A teenage hacker from New Zealand, accused of designing software to steal millions of dollars from bank accounts, has been discharged without conviction and may be offered a job fighting cybercrime by police.
Owen Thor Walker, 18, known online as Akill, was part of a gang that created a botnet of over one million computers, using it to steal at least $20.4 million.
He was paid around $31,000 to design software used by the gang to install malicious software on computers and steal usernames, passwords and credit card details.
Walker was arrested in November after an investigation by New Zealand, Dutch and US authorities.
He admitted to being part of an international crime network, called the A-Team, but was discharged without conviction in the High Court at Hamilton. He was ordered to pay $10,000 in damages.
New Zealand police were so impressed with the sophistication of his programming, they are now interested in using his knowledge to fight cybercrime.
Meanwhile, six women in California have been arrested over an alleged gift card fraud which netted them over $1 million.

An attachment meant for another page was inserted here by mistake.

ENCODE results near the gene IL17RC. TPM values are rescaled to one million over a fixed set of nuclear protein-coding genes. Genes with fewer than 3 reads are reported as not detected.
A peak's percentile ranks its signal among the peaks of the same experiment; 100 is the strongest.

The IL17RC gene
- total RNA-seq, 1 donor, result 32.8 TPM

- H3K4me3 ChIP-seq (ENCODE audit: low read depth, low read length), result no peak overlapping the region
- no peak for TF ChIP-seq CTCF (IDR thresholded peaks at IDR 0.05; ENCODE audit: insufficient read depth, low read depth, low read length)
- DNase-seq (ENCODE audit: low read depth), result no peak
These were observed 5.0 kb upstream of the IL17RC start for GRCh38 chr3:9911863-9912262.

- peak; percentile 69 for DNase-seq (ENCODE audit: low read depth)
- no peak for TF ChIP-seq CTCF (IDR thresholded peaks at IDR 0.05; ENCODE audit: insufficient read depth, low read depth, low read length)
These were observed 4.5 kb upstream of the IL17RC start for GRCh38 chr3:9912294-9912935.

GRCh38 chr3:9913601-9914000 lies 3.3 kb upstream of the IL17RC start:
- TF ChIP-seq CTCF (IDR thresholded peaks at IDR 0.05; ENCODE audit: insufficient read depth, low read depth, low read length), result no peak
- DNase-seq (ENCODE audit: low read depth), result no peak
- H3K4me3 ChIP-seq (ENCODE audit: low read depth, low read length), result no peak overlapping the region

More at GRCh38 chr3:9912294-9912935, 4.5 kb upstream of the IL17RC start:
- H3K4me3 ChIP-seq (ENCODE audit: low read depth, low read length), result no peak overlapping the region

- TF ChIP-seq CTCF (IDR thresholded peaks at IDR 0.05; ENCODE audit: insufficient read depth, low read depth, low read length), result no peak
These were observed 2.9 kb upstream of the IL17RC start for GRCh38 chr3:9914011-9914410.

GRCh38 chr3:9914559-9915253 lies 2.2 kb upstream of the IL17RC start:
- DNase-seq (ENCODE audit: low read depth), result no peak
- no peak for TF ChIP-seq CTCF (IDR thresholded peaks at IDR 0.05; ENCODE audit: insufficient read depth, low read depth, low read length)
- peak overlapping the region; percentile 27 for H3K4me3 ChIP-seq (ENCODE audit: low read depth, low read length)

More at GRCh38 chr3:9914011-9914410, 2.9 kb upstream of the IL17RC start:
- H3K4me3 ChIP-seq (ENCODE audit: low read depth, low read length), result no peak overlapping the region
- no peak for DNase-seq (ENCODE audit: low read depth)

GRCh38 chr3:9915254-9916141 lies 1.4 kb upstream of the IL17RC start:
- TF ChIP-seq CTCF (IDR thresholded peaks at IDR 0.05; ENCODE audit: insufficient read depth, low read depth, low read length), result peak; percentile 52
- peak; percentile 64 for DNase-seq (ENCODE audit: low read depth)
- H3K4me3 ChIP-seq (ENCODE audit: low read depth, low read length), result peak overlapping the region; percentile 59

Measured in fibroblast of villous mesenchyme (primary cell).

According to local press reports, the women used the Internet to steal credit card information from over 400 people around the world before re-encoding it onto gift cards.
They then went on shopping sprees between San Francisco and Sacramento, spending over $1 million on the cards in shops such as Macy's and Wal-Mart.
The suspects, believed to be part of a bigger gang, face over 180 charges of identity theft and fraud and are currently in police custody.
Reports suggest the gang choose to use pre-paid gift cards because they are considered the same as cash by shops and therefore do not arouse the same suspicion as credit cards if declined.
Concern over the security of pre-paid gift cards recently led to the launch of an accreditation scheme from the The Prepaid International Forum. The group hopes the scheme will combat concerns over alleged money laundering, as well as aggressive marketing and poor customer service standards.